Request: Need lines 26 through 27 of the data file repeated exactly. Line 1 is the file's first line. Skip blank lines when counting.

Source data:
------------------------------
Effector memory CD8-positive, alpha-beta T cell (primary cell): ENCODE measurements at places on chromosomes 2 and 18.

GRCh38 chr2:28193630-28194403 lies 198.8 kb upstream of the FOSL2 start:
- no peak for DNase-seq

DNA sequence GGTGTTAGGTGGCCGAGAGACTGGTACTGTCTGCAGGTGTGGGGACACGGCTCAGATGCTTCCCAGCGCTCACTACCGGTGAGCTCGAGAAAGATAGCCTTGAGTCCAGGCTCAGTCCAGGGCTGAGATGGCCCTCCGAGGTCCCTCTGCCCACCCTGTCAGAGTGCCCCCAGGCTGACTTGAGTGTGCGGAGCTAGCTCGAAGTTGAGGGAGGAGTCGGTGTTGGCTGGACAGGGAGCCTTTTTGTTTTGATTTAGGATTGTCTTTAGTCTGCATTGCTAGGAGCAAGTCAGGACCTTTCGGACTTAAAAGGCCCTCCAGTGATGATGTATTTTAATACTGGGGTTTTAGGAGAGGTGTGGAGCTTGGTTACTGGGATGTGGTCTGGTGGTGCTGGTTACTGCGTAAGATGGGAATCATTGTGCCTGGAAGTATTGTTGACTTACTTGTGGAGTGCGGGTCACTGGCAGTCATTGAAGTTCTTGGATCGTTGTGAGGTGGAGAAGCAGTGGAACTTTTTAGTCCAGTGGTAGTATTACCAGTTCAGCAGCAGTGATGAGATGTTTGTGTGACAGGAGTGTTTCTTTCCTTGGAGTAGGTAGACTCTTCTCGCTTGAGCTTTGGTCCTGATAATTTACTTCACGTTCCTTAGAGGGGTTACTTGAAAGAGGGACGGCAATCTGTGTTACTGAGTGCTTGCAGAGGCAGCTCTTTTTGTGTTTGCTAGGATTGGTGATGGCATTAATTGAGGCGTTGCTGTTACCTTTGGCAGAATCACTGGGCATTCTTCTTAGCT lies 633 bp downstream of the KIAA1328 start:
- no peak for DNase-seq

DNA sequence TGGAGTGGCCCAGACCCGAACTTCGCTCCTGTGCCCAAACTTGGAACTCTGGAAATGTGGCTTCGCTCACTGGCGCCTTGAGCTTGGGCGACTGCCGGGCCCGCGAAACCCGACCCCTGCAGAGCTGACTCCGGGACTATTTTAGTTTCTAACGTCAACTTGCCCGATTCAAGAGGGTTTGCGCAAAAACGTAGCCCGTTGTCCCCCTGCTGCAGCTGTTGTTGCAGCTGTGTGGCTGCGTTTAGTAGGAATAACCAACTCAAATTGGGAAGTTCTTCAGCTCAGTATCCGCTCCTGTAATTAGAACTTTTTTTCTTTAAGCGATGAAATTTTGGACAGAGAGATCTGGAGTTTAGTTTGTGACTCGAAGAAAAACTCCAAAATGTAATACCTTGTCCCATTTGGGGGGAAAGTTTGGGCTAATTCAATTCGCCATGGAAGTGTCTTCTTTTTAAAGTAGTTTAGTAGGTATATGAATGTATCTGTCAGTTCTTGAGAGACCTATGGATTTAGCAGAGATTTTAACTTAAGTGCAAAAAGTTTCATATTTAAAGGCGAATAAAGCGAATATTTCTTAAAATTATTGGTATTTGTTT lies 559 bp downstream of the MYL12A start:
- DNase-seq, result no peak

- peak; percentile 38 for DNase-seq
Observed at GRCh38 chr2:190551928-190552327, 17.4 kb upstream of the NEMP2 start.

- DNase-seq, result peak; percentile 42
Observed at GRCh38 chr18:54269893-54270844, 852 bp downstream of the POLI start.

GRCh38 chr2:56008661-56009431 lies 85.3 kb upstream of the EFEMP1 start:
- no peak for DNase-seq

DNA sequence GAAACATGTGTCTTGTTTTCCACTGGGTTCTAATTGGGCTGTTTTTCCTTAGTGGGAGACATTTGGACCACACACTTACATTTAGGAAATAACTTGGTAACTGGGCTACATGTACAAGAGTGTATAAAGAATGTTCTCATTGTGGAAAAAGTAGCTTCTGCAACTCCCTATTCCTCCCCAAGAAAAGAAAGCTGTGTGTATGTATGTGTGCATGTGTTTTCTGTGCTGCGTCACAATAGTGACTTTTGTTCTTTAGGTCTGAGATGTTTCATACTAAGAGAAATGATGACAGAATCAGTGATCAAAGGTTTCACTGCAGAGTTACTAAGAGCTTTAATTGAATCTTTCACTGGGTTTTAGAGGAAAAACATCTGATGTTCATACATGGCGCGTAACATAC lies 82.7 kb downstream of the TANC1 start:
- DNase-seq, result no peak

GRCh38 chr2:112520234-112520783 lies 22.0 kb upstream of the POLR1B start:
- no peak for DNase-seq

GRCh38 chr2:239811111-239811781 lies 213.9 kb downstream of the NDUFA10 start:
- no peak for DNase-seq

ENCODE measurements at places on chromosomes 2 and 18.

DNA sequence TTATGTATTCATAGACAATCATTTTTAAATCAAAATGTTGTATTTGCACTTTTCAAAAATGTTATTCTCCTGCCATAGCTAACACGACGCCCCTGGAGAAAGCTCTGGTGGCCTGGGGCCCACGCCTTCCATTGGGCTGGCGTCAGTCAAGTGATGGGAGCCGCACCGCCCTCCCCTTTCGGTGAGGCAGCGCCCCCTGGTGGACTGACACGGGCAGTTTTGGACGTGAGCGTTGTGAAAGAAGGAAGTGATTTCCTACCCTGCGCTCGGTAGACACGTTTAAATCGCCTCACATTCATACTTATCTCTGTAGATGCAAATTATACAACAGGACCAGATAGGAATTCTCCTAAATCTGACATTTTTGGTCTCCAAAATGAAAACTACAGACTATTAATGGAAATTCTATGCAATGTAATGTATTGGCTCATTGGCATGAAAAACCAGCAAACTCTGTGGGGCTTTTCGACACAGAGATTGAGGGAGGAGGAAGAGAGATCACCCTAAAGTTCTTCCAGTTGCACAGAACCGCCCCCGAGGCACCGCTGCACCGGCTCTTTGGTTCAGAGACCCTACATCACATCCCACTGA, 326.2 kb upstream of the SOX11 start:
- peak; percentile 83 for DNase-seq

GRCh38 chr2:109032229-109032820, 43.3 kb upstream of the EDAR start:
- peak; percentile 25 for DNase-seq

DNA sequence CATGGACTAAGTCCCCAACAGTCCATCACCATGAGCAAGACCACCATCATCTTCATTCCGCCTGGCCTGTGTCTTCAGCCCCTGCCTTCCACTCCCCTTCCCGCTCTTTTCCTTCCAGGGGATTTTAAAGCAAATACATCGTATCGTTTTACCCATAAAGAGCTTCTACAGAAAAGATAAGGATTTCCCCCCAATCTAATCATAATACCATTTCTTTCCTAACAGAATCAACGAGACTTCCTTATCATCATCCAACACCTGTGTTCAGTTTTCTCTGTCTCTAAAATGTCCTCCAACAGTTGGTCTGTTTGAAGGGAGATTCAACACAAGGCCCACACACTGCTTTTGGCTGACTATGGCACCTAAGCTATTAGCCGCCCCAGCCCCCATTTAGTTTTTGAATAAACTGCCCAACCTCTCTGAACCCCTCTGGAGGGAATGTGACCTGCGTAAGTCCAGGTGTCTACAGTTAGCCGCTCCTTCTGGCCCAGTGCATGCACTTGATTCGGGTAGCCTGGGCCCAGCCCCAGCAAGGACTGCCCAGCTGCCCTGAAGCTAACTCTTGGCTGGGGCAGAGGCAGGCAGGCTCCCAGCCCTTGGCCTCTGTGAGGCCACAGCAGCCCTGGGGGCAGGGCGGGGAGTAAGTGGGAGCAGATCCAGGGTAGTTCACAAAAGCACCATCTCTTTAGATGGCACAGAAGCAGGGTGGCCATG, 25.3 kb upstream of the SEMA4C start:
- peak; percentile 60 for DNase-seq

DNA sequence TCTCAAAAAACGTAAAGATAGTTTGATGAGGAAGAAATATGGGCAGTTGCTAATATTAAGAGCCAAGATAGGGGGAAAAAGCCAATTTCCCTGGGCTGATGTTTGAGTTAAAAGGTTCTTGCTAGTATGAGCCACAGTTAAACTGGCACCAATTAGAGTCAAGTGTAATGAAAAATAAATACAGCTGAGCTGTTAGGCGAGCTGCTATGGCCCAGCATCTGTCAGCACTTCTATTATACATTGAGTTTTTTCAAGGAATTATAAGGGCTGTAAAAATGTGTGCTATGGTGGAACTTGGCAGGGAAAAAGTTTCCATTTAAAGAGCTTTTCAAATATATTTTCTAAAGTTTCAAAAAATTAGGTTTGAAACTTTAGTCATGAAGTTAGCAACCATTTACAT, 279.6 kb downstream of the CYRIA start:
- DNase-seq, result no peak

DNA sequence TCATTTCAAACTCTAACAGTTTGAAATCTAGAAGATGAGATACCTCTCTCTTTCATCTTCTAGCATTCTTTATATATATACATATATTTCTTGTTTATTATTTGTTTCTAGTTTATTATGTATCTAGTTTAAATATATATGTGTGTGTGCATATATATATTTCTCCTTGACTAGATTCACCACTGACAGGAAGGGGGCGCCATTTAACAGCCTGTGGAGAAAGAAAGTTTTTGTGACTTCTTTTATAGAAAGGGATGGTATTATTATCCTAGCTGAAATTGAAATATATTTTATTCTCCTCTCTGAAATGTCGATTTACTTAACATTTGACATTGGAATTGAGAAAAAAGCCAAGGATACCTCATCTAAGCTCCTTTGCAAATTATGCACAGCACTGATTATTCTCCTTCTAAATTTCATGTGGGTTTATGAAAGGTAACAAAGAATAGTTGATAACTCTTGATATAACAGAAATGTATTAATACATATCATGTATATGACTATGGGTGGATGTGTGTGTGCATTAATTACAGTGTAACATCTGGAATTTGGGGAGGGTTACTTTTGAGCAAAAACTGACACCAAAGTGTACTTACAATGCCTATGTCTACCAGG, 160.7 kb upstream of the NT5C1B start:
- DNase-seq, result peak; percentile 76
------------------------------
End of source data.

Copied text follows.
- peak; percentile 60 for DNase-seq

DNA sequence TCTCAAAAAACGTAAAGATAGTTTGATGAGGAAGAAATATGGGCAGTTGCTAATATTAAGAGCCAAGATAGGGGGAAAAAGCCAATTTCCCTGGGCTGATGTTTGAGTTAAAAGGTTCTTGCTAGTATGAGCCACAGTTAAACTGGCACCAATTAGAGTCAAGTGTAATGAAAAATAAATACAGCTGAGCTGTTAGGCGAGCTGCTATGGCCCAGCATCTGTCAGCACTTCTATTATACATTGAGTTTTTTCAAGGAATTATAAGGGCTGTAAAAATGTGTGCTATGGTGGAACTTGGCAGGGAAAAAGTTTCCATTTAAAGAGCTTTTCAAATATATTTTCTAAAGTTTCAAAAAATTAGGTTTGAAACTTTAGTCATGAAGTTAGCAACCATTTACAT, 279.6 kb downstream of the CYRIA start: